The state of West Virginia offers financial aid to students via various funds and scholarships. One, PROMISE Scholarship (Providing Real Opportunities for Maximizing In-state Student Excellence), is described on its web site as “a merit-based scholarship program designed to keep qualified students in West Virginia by making college affordable.” As reported in The West Virginia Record,
“A West Virginia University student is suing a state scholarship board, claiming his constitutional rights were violated when his scholarship was taken away because he chose religion over education.
“David Isaac Haws, a 21-year-old Mormon student from Bridgeport, is the subject of a lawsuit filed in federal court July 19 by the American Civil Liberties Union. The suit claims the West Virginia Higher Education Policy Commission and PROMISE Scholarship Board violated his First Amendment rights to freely exercise his religion.
“Haws claims he was refused a deferment of his PROMISE scholarship when he chose to serve a two-year mission for the Church of Jesus Christ of Latter-Day Saints.”
After being awarded the PROMISE Scholarship in 2004, Mr. Haws attended the West Virginia University for one year, maintaining a 4.0 GPA. At the end of that academic year Mr. Haws requested a scholarship deferment so he could go on a two year mission for the LDS Church. His request was denied in accordance with scholarship rules. He appealed the board’s decision in August of 2005, losing the appeal.
“The suit says Haws was then forced to choose between his education and his religious calling.
“‘This was a hard decision for Mr. Haws,’ the suit says. ‘But his devotion to Jesus Christ came first, so he chose to serve his mission.'”
Mr. Haws made an admirable choice. After weighing his options and their consequences, he decided to take the road less traveled. He chose commitment to his church over money.
But now Mr. Haws is suing the state scholarship board.
“Haws seeks a declaration that the actions of the boards are unconstitutional, illegal and void. He seeks immediate reinstatement of his scholarship and all the rights and privileges he had when he completed the Spring 2005 semester. He also seeks attorney fees, court costs and other damages.”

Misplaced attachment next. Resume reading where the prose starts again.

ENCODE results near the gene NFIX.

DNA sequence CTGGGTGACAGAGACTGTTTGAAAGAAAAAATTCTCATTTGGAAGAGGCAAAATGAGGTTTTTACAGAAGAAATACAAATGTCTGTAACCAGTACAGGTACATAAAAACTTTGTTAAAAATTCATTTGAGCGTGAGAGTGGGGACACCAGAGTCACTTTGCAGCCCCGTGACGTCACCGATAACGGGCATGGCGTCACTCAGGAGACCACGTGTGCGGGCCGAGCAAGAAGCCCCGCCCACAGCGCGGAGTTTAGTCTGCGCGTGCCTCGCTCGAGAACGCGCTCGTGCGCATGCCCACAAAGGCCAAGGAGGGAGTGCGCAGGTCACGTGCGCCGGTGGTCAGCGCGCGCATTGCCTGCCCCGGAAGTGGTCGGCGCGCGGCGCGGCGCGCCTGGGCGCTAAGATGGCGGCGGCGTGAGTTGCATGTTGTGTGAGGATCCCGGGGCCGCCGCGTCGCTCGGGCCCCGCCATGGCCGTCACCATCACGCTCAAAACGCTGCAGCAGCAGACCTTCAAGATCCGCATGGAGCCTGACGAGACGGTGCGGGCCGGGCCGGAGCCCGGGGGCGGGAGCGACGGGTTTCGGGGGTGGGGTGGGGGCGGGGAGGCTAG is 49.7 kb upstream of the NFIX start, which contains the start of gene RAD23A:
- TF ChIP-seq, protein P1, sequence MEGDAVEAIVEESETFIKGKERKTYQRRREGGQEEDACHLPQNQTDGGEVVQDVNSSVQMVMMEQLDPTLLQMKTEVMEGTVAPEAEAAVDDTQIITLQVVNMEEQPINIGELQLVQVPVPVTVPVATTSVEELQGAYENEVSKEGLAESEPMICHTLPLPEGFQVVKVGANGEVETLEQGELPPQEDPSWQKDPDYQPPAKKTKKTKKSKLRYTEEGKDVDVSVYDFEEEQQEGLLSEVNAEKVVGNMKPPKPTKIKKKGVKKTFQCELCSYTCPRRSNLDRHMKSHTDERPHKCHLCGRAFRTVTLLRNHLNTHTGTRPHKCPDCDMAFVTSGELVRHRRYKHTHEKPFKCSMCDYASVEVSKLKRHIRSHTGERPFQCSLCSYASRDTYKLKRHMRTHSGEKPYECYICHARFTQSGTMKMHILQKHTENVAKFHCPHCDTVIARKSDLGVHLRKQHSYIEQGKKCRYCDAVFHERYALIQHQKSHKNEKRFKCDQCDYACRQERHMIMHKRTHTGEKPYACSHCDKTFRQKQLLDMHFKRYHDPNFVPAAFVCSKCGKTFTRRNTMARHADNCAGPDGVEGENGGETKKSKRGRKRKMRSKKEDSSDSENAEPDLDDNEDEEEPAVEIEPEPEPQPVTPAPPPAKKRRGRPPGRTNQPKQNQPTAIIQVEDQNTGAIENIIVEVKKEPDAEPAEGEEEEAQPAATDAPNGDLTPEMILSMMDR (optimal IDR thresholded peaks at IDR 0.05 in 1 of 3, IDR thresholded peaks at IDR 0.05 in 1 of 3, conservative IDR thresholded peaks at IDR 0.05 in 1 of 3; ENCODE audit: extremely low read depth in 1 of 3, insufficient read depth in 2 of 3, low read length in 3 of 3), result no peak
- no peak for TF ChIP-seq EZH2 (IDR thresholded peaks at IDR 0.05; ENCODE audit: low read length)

To put Mr. Haws’ claims in some sort of context, the PROMISE Scholarship allows for leaves of absence for those requiring family medical leave, bereavement leave, military leave, and unforeseen leave. In other words, it allows for leaves for things outside of the student’s control. In addition, the Leave of Absence Policy states:
1. Personal Leave
The PROMISE Board does not wish to grant personal leaves of absence for any reason.
When Mr. Haws began his college education with the PROMISE Scholarship, the Leave of Absence Policy was in place. When he decided to voluntarily leave school at that particular time in order to serve an LDS mission, he understood that decision would require him to give up the scholarship.
Okay, these are the facts as reported in the media. The courts will decide whether Mr. Haws’ claims have merit. But I’m interested in what you think.
Do you think Mr. Haws’ First Amendment right to freely exercise his religion was violated by the scholarship boards’ decision?
I have some mixed feelings here. I agree that Mr. Haws did an admirable thing in following his conviction to serve his mission no matter the cost. That kind of dedication is the trait of a true Christian. I also agree that rules are rules. If his decision voided his scholarship –so be it. That is the cost. As a 4.0 student I would suppose other scholarships would surely be available and he ought to move on.
However, I also understand that there may be a broader implication here, which is why the ACLU has become involved. A scholarship that specifically allows deferments for many reasons but that fails to include a deferment on religious grounds may indeed test the limits of a Constitutional right to exercise religion. The courts are the only place to settle such issues, and perhaps this is a time that a win may provide a rare victory in our secular world for religious rights.